After a harrowing mini-bus ride to the Thai border, we made our way to the small Thai island of Koh Mak, where we woke each morning to the sound of rain and spent each afternoon in the sun. (We really loved our time on that quiet island).
From there, we camped overnight on Verlaten Island, between the islands of Java and Sumatra in Indonesia. It’s close to Anak Krakatau, an active volcanic island that last erupted in 2012. We spent the evening eating some of the best local fare made on an open fire on the beach, and enjoying a full view of the volcano as the sun set and rose. Then we set foot on Anak Krakatau itself the next morning.
At the Borobudur and Prambanan temples outside Yogyakarta, Java we found that we were the tourist attraction and agreed to have our photo taken with many locals. Then we travelled to Bali, Indonesia, where we nested for six weeks.
Istanbul, Turkey was a huge adjustment but the Turkish coffee did not disappoint! We spent a lot of time at the Spice Bazaar, which was unquestionably my favourite market. Never having been in a mosque before, we really enjoyed visiting the two most significant mosques in Istanbul, the Sultan Ahmed or “Blue Mosque” and the Suleymaniye Mosque.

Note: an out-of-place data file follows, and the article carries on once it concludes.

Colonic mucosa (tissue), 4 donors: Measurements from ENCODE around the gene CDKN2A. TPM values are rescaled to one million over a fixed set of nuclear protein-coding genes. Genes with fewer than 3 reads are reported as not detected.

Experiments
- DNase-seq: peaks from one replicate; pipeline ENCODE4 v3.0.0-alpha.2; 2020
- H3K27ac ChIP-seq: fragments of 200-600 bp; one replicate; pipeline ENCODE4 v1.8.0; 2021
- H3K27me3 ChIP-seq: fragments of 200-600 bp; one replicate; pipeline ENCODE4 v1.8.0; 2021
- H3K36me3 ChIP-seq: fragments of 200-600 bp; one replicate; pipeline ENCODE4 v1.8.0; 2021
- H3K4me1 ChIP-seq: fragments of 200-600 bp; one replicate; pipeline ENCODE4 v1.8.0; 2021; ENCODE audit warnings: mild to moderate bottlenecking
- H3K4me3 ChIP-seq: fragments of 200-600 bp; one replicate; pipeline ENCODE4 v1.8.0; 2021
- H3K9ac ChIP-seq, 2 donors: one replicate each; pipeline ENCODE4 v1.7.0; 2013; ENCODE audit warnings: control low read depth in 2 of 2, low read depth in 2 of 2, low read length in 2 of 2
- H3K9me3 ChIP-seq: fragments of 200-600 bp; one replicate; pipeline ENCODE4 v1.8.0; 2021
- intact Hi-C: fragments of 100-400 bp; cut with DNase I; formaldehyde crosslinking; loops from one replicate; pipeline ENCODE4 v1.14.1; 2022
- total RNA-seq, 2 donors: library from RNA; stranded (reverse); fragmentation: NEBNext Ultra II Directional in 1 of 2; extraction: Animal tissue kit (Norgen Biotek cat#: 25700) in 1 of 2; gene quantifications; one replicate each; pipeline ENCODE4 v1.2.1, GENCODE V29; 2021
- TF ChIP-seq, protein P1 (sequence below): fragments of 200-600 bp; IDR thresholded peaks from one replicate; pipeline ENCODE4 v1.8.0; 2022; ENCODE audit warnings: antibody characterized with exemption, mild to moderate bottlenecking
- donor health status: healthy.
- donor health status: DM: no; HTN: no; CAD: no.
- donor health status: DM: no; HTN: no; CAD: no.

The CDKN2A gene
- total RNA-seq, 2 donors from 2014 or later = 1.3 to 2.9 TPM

Our stay in Edinburgh, Scotland was too brief to really soak up the city’s architecture and history, but we connected with a couple of Canadian friends who were living there at the time. We particularly enjoyed our time at a friend’s apartment in Newport, Wales along the Pembrokeshire Coast. We spent three weeks hiking along the gorgeous coastal trails and up the small mountains called Carn Ingli and Carn Ffoi.